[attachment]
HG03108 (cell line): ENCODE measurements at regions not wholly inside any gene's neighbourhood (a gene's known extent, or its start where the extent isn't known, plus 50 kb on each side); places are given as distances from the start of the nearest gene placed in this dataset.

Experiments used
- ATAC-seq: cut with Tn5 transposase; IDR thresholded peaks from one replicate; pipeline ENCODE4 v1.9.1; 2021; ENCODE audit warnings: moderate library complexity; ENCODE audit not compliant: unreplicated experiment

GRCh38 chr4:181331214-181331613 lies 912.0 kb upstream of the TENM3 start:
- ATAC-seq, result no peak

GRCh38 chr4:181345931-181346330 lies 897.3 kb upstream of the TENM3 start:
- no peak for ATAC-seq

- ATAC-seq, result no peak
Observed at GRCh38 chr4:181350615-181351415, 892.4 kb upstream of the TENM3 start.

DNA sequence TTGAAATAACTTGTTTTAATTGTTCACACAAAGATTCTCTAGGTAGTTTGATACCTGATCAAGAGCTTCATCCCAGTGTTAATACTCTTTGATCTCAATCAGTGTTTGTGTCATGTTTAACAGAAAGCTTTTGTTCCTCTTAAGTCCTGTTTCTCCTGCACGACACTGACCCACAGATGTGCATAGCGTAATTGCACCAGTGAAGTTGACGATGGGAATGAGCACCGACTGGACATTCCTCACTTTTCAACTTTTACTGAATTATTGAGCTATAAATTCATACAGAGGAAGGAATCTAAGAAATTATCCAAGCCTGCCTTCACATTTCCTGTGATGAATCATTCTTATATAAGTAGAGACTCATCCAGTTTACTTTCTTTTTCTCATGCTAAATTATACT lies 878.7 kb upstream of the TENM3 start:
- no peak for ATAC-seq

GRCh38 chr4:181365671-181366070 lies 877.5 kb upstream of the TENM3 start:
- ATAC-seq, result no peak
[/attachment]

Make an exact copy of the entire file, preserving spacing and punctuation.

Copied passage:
HG03108 (cell line): ENCODE measurements at regions not wholly inside any gene's neighbourhood (a gene's known extent, or its start where the extent isn't known, plus 50 kb on each side); places are given as distances from the start of the nearest gene placed in this dataset.

Experiments used
- ATAC-seq: cut with Tn5 transposase; IDR thresholded peaks from one replicate; pipeline ENCODE4 v1.9.1; 2021; ENCODE audit warnings: moderate library complexity; ENCODE audit not compliant: unreplicated experiment

GRCh38 chr4:181331214-181331613 lies 912.0 kb upstream of the TENM3 start:
- ATAC-seq, result no peak

GRCh38 chr4:181345931-181346330 lies 897.3 kb upstream of the TENM3 start:
- no peak for ATAC-seq

- ATAC-seq, result no peak
Observed at GRCh38 chr4:181350615-181351415, 892.4 kb upstream of the TENM3 start.

DNA sequence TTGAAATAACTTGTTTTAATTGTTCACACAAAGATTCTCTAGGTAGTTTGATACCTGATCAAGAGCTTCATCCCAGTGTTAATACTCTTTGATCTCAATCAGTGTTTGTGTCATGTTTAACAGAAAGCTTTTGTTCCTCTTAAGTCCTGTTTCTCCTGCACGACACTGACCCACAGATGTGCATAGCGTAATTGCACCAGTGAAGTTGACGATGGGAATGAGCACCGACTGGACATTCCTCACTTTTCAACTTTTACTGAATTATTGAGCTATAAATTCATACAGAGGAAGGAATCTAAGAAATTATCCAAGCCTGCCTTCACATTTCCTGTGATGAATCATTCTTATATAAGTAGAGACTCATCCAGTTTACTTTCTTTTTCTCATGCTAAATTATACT lies 878.7 kb upstream of the TENM3 start:
- no peak for ATAC-seq

GRCh38 chr4:181365671-181366070 lies 877.5 kb upstream of the TENM3 start:
- ATAC-seq, result no peak